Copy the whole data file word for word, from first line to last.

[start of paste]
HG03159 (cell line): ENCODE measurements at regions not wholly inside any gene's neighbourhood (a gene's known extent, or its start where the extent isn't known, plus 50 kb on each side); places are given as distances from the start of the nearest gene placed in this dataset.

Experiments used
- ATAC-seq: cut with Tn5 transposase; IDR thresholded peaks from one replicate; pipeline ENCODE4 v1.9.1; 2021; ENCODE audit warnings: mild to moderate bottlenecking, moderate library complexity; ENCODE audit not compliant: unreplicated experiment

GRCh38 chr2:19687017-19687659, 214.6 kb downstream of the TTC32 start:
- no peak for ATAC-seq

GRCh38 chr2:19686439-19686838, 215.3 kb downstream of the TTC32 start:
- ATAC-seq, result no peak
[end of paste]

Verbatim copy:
HG03159 (cell line): ENCODE measurements at regions not wholly inside any gene's neighbourhood (a gene's known extent, or its start where the extent isn't known, plus 50 kb on each side); places are given as distances from the start of the nearest gene placed in this dataset.

Experiments used
- ATAC-seq: cut with Tn5 transposase; IDR thresholded peaks from one replicate; pipeline ENCODE4 v1.9.1; 2021; ENCODE audit warnings: mild to moderate bottlenecking, moderate library complexity; ENCODE audit not compliant: unreplicated experiment

GRCh38 chr2:19687017-19687659, 214.6 kb downstream of the TTC32 start:
- no peak for ATAC-seq

GRCh38 chr2:19686439-19686838, 215.3 kb downstream of the TTC32 start:
- ATAC-seq, result no peak